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Copyright © 2018 Albuquerque Journal
SANTA FE – A familiar New Mexico name will be at the center of Capitol Hill politics as Democrats tangle with President Donald Trump over the next two years.
U.S. Rep. Ben Ray Luján won election Wednesday as assistant Democratic leader in the House of Representatives – a post that will make him one of the top four leaders in the party that controls the House next year.
It’s the highest House leadership position ever held by a New Mexican, according to the chamber’s Office of the Historian website.
Luján, a Santa Fe Democrat, said he called his mom, Carmen, and was thinking about his late father – former New Mexico House Speaker Ben Luján – as he made his way into the caucus meeting.
“He made sure that people who didn’t have a voice – that their voice would be heard,” Luján said of his father in a telephone interview.
His election Wednesday as assistant leader, he said, will help him push for job creation, access to health care and other priorities.
“I believe I’ll be able to shape and advance an agenda that benefits the people of New Mexico,” Luján said. “Many of the priorities we have in New Mexico are the same priorities we share as a Democratic caucus.”
His election comes as New Mexico is otherwise losing seniority in the House. Two members of the state’s delegation – Democrat Michelle Lujan Grisham, elected in 2012, and Republican Steve Pearce, who has served 14 years – gave up their seats to run for governor.
They will be replaced by Deb Haaland of Albuquerque and Xochitl Torres Small of Las Cruces, both Democrats.
Lujan Grisham won the governor’s race.
Michael Rocca, a University of New Mexico professor who studies American politics and national institutions, said Luján will be in a great position to look out for New Mexico’s interests.
“Seniority, influence and power mean everything in the House of Representatives,” Rocca told the Journal. “It’s an institution where the most influential and the most powerful are the ones who get things done behind the scenes.”
Brian Sanderoff, president of Research & Polling Inc. in Albuquerque, said Luján’s ascension “is good news for New Mexico, especially with the Democrats regaining control of the House.”
New Mexico depends heavily on the federal government and is home to two national laboratories, three Air Force bases and more than a dozen national monuments, parks and trails.
“New Mexico’s other two members of the U.S. House will be newcomers, with no seniority,” Sanderoff said. “Thus, it’s important to have members of Congress in leadership positions to look out for New Mexico’s interests.”
No. 4 position
Luján is moving up in leadership after helping Democrats reclaim a majority in the House during this year’s midterm election. Since 2015, he has served as chairman of the Democratic Congressional Campaign Committee – a group that recruits candidates, raises money and works to elect Democrats.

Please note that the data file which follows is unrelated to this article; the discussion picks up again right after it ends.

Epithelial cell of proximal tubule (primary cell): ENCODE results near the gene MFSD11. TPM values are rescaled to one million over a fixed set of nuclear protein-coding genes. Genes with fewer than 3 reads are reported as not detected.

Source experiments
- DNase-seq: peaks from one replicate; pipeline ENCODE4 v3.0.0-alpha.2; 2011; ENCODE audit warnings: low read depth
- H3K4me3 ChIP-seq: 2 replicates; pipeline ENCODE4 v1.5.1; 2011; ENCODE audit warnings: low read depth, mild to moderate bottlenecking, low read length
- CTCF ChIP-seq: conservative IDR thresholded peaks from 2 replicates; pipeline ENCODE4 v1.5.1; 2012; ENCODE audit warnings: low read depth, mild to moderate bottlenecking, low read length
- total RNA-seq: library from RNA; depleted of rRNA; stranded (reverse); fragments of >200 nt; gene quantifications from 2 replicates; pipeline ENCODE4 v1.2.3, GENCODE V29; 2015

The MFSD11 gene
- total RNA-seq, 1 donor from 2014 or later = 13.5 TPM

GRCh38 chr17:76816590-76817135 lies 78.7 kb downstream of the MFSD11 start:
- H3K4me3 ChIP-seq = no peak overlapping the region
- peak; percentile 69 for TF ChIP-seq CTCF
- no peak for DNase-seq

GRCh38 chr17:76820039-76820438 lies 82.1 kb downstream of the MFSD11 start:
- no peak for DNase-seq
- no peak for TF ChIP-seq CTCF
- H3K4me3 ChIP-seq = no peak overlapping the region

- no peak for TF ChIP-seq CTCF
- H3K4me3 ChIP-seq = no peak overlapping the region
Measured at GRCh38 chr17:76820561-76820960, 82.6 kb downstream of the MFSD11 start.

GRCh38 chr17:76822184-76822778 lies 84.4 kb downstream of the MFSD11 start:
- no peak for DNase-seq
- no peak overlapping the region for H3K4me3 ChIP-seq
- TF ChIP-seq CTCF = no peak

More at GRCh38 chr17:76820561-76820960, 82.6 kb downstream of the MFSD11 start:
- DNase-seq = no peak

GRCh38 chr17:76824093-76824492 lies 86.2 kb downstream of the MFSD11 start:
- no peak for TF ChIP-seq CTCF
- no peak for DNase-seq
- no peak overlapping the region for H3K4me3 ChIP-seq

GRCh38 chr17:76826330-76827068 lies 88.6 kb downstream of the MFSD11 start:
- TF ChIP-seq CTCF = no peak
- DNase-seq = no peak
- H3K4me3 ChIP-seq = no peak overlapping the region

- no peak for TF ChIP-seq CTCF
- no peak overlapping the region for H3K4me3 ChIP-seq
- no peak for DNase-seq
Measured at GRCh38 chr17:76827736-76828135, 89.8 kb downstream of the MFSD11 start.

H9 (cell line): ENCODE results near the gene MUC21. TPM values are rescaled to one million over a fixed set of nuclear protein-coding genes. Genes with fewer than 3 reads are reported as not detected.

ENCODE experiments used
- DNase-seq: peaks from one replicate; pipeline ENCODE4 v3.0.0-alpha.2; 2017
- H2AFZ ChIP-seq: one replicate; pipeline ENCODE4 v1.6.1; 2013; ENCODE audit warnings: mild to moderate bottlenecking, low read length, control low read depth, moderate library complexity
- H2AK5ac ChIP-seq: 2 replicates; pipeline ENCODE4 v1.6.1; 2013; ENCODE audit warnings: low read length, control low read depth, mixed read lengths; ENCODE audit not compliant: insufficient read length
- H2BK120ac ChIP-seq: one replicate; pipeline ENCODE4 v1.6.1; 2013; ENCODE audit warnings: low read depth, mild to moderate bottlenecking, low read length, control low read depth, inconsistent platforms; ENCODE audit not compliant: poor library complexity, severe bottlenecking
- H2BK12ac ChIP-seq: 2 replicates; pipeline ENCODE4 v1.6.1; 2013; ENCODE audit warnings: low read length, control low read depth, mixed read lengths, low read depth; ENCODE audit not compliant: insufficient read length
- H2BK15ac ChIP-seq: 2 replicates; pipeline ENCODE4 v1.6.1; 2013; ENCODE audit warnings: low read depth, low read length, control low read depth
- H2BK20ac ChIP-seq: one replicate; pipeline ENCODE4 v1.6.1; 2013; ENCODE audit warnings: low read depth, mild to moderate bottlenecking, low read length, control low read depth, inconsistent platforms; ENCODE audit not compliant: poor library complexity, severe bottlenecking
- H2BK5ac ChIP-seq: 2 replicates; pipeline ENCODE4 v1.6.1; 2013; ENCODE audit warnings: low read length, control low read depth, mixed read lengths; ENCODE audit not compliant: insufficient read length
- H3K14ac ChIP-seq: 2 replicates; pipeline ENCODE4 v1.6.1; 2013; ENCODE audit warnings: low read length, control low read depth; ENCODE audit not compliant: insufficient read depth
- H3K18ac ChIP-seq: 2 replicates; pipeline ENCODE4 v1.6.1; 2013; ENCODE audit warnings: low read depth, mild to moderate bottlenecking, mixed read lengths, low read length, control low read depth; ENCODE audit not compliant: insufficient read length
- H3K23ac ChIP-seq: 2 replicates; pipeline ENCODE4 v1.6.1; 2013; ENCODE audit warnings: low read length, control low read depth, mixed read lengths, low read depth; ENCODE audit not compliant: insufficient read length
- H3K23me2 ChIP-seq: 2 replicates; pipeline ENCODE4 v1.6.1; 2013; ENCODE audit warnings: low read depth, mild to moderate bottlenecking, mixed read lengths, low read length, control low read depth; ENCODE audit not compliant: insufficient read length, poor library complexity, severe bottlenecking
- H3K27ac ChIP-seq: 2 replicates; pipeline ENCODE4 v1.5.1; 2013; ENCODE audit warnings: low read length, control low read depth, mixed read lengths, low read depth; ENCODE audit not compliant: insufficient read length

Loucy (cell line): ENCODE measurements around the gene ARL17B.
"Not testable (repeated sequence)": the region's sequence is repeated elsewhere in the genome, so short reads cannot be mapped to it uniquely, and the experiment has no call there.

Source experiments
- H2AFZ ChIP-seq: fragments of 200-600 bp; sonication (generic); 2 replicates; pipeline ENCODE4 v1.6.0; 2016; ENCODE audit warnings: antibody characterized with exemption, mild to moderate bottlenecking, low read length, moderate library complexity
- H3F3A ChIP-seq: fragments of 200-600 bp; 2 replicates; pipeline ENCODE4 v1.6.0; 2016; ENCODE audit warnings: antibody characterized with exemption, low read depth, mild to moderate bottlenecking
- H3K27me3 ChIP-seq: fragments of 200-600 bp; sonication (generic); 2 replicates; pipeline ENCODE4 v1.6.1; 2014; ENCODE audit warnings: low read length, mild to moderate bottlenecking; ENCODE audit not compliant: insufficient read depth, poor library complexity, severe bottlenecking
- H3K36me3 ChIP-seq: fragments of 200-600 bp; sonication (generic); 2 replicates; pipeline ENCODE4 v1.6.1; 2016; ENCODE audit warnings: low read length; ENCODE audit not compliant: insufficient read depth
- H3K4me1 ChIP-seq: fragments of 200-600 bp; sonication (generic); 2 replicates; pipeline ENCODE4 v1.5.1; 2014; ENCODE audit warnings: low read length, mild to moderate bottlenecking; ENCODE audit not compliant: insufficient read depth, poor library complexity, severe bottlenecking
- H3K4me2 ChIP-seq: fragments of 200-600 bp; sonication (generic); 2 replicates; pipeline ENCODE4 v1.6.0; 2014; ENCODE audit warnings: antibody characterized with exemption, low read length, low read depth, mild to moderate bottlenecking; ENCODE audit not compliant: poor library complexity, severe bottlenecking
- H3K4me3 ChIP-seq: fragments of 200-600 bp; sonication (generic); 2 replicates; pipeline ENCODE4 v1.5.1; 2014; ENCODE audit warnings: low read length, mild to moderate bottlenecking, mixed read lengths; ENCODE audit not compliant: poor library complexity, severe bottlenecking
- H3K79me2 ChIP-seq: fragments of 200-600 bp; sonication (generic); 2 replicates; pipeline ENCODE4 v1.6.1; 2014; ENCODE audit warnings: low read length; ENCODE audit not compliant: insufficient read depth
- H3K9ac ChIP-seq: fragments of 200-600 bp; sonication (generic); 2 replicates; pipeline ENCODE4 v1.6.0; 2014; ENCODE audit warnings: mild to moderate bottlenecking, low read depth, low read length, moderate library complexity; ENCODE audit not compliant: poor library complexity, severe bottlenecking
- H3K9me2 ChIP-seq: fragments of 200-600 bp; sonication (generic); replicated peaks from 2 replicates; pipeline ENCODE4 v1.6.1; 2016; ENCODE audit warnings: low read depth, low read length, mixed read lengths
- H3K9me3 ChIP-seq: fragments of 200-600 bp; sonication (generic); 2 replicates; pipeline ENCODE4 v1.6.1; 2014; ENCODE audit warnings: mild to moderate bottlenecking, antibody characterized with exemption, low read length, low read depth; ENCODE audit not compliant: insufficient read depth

As assistant Democratic leader, Luján will have the party’s No. 4 leadership slot in the House, just below the speaker, majority leader and whip.
He was chosen Wednesday by fellow members of the House Democratic caucus, which met privately in Washington, D.C, to choose a nominee for speaker and other leadership positions. Nancy Pelosi of California picked up the nomination for speaker, although there was some dissent.
The new Congress takes office Jan. 3.
Luján will succeed U.S. Rep. Jim Clyburn, a South Carolina Democrat who was elected majority whip.
At 46, Luján is much younger than the Democrats higher up in leadership.
He has represented northern New Mexico in Congress since 2009. He won re-election this month with 63 percent of the vote in a three-way race.
In a Nov. 7 letter to his colleagues announcing his leadership bid, Luján spoke about growing up on a small farm in New Mexico and learning “from my family the importance of hard work, caring for our neighbors, and looking out for one another.”
All three members of New Mexico’s delegation to the U.S. House supported Nancy Pelosi’s nomination for speaker on Wednesday.U.S. Rep. Ben Ray Luján and Rep.-elect Deb Haaland have supported Pelosi for some time, describing her as an effective strategist and legislator.
Rep.-elect Xochitl Torres Small had been noncommittal until Wednesday.
In a written statement, she said House Republican floor leader “Kevin McCarthy’s agenda would dismantle rural health care. I voted for Nancy Pelosi because she has told me she would stand up for rural health care. … And as your Congresswoman I’m going to fight to hold Nancy Pelosi and Democratic Leadership to that commitment.”
Pelosi still must win a vote on the House floor – after the new members take office – to become speaker.